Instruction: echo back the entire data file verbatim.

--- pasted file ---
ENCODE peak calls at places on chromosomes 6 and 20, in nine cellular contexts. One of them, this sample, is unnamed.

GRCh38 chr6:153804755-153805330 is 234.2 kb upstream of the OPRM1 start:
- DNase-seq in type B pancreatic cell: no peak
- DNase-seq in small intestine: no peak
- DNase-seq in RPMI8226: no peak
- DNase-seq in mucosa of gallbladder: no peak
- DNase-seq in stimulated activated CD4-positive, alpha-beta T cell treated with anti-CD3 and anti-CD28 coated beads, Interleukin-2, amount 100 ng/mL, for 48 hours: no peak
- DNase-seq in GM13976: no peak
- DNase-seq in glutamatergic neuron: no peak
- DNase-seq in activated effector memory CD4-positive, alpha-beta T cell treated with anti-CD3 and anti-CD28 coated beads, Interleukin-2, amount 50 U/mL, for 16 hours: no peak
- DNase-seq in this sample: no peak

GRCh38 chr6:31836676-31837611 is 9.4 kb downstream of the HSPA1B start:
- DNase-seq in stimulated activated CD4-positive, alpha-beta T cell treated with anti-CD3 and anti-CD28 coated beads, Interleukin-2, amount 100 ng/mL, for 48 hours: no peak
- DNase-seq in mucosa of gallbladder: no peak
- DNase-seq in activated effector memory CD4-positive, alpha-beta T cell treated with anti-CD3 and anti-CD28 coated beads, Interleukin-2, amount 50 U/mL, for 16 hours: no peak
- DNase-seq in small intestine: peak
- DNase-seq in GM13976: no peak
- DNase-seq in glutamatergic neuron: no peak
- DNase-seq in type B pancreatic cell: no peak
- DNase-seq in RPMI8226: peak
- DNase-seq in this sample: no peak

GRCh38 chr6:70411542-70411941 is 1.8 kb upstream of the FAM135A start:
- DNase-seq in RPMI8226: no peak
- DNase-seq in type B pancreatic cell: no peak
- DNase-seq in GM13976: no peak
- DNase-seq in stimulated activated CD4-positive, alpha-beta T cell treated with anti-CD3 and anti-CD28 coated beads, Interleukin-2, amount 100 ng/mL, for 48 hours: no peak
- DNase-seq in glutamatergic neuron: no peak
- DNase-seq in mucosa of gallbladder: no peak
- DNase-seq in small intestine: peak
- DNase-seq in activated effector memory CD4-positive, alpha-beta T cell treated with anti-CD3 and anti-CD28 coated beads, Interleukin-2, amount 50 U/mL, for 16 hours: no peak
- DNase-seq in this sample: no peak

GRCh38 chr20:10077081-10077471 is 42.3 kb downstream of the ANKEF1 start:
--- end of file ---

ENCODE peak calls at places on chromosomes 6 and 20, in nine cellular contexts. One of them, this sample, is unnamed.

GRCh38 chr6:153804755-153805330 is 234.2 kb upstream of the OPRM1 start:
- DNase-seq in type B pancreatic cell: no peak
- DNase-seq in small intestine: no peak
- DNase-seq in RPMI8226: no peak
- DNase-seq in mucosa of gallbladder: no peak
- DNase-seq in stimulated activated CD4-positive, alpha-beta T cell treated with anti-CD3 and anti-CD28 coated beads, Interleukin-2, amount 100 ng/mL, for 48 hours: no peak
- DNase-seq in GM13976: no peak
- DNase-seq in glutamatergic neuron: no peak
- DNase-seq in activated effector memory CD4-positive, alpha-beta T cell treated with anti-CD3 and anti-CD28 coated beads, Interleukin-2, amount 50 U/mL, for 16 hours: no peak
- DNase-seq in this sample: no peak

GRCh38 chr6:31836676-31837611 is 9.4 kb downstream of the HSPA1B start:
- DNase-seq in stimulated activated CD4-positive, alpha-beta T cell treated with anti-CD3 and anti-CD28 coated beads, Interleukin-2, amount 100 ng/mL, for 48 hours: no peak
- DNase-seq in mucosa of gallbladder: no peak
- DNase-seq in activated effector memory CD4-positive, alpha-beta T cell treated with anti-CD3 and anti-CD28 coated beads, Interleukin-2, amount 50 U/mL, for 16 hours: no peak
- DNase-seq in small intestine: peak
- DNase-seq in GM13976: no peak
- DNase-seq in glutamatergic neuron: no peak
- DNase-seq in type B pancreatic cell: no peak
- DNase-seq in RPMI8226: peak
- DNase-seq in this sample: no peak

GRCh38 chr6:70411542-70411941 is 1.8 kb upstream of the FAM135A start:
- DNase-seq in RPMI8226: no peak
- DNase-seq in type B pancreatic cell: no peak
- DNase-seq in GM13976: no peak
- DNase-seq in stimulated activated CD4-positive, alpha-beta T cell treated with anti-CD3 and anti-CD28 coated beads, Interleukin-2, amount 100 ng/mL, for 48 hours: no peak
- DNase-seq in glutamatergic neuron: no peak
- DNase-seq in mucosa of gallbladder: no peak
- DNase-seq in small intestine: peak
- DNase-seq in activated effector memory CD4-positive, alpha-beta T cell treated with anti-CD3 and anti-CD28 coated beads, Interleukin-2, amount 50 U/mL, for 16 hours: no peak
- DNase-seq in this sample: no peak

GRCh38 chr20:10077081-10077471 is 42.3 kb downstream of the ANKEF1 start: